• Surround Sound Presentation: Surrounds are used throughout the presentation. There is always something in those rear channels, be it ambient noise, off screen dialogue or footsteps. Awesome use of surrounds here.
  • Dialogue Reproduction: Always intelligible, always clear, never a need to adjust the volume. Top notch!


Dolittle comes home in a matte slipcover with embossed lettering. The 4K set ships with a standard Blu-ray and digital code! Special features for this release are of the banal quality that one uses when they know nobody will actually be watching the special features.  They are all presented in 4K SDR on the 4K disc, so that’s a plus…:

  • Talk To The Animals (5:05): Robert Downey Jr. discussing the voice cast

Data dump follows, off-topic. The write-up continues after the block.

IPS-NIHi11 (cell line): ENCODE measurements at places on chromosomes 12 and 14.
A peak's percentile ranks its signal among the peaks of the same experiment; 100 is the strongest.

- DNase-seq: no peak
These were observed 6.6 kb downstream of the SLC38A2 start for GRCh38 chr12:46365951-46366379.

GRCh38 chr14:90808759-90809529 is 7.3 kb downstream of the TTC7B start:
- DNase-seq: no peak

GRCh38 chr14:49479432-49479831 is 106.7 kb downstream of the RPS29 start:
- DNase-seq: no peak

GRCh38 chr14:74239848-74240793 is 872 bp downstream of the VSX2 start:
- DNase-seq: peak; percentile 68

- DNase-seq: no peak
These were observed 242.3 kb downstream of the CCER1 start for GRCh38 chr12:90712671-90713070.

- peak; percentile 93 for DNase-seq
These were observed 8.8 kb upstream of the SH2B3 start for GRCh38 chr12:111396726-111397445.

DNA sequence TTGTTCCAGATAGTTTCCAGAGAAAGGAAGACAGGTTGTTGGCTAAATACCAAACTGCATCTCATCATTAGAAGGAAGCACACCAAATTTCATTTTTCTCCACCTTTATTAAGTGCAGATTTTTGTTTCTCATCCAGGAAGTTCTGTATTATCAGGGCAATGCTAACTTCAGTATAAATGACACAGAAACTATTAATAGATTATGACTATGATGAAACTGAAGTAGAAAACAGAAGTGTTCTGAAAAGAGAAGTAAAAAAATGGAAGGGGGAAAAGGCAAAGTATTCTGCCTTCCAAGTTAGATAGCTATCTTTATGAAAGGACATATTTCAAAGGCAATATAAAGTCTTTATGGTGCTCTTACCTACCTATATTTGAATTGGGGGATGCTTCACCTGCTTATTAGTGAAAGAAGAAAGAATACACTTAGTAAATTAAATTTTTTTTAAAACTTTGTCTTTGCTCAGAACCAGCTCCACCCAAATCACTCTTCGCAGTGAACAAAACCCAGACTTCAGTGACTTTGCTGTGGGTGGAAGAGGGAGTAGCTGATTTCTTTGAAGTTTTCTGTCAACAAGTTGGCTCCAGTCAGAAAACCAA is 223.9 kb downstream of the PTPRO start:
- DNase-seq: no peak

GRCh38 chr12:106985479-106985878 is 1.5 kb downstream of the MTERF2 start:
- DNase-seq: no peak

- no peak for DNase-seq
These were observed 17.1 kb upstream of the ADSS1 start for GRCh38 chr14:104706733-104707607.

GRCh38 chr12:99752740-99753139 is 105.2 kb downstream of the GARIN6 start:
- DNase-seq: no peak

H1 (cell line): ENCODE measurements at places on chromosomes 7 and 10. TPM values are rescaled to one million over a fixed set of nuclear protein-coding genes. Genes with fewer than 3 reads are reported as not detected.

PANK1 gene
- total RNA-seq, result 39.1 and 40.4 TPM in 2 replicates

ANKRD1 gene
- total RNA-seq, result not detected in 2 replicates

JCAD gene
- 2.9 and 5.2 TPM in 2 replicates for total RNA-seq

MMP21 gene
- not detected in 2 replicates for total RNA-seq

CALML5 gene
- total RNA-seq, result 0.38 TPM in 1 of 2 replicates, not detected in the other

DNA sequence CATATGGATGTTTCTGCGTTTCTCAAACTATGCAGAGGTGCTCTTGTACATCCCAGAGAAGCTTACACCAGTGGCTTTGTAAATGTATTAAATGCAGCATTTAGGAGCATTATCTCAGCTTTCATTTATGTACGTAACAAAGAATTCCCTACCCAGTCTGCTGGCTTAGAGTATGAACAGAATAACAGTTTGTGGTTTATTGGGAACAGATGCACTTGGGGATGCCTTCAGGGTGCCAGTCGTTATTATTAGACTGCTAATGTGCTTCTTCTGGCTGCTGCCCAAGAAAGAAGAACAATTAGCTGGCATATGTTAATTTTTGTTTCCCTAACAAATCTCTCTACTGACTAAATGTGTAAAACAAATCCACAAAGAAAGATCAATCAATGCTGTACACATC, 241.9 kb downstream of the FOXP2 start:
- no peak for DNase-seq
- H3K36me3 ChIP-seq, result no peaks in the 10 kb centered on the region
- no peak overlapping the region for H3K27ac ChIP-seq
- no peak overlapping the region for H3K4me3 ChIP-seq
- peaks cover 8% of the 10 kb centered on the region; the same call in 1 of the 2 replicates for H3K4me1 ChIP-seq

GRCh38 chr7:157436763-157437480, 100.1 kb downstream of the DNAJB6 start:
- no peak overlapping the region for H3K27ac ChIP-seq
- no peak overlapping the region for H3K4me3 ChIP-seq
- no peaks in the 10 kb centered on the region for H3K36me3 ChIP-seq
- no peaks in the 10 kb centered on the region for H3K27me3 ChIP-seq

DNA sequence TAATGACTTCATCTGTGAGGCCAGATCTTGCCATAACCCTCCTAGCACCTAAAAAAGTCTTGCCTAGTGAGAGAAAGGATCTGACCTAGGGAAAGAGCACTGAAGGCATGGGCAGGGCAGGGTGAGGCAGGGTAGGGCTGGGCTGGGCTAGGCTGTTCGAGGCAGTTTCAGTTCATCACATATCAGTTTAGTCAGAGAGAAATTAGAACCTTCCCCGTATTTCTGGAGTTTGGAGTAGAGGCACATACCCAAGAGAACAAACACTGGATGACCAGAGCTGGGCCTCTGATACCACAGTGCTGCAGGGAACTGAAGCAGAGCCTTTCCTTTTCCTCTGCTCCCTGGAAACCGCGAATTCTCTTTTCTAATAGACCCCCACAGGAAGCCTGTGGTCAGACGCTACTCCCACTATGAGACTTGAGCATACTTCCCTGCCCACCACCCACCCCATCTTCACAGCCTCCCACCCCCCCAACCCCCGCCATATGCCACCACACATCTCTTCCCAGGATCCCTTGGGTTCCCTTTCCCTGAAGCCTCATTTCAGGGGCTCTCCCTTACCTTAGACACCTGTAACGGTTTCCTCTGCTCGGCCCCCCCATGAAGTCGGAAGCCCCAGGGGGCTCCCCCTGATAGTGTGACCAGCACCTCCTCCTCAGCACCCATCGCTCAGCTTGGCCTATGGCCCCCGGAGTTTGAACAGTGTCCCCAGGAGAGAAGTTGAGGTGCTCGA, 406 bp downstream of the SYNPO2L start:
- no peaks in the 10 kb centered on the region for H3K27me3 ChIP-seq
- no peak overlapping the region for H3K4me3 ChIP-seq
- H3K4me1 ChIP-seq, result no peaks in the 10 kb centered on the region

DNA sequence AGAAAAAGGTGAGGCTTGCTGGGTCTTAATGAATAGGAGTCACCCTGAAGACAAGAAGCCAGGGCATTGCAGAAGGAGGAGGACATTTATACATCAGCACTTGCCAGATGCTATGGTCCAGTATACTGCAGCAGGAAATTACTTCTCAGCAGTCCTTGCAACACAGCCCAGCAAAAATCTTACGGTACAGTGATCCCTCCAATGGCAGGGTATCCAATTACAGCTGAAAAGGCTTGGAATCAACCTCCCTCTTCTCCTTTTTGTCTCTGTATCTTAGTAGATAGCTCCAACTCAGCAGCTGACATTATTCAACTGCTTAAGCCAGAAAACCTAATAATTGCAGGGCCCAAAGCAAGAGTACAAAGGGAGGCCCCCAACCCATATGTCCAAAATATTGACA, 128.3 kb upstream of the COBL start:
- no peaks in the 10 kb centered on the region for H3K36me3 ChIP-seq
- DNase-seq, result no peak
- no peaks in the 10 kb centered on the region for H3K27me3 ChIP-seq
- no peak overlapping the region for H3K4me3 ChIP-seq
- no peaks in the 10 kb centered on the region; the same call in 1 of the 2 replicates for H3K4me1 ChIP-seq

• RDJ & Harry – Mentor and Mentee (3:30): The actors discuss their on and off screen relationship. Yada Yada Yada…
  • Becoming The Good Doctor (2:54): More from RDJ about his transformation into Dolittle
  • Antonio Banders – Pirate King (2:54): Banderas on his role as Rassouli
  • The Wicked Dr. Mudfly (2:00): Michael Sheen on his Eeeeeviiiillll Docccctooorrrr character.
  • A Most Unusual House (3:58): A feature about the house and some of the practical effects in the house.


Dolittle is yet another film that wasn’t necessary to be created.  There is an aire of lost opportunity here, and there is a very weak performance from Robert Downey Jr. too.  The character of Stubbins is a highlight and the animated animals and their voice counterparts are also quite good.  One does wish that more time had been spent developing this into something better, but as it stands, this is a good one for kids, for fans of great special effects and another outstanding 4K presentation too.  Dolittle is definitely worth a look if you’re a kid or interested in special effects, good 4K discs, or are as forgiving about film shortcomings as I can be at times. Not a total waste, just an incomplete film.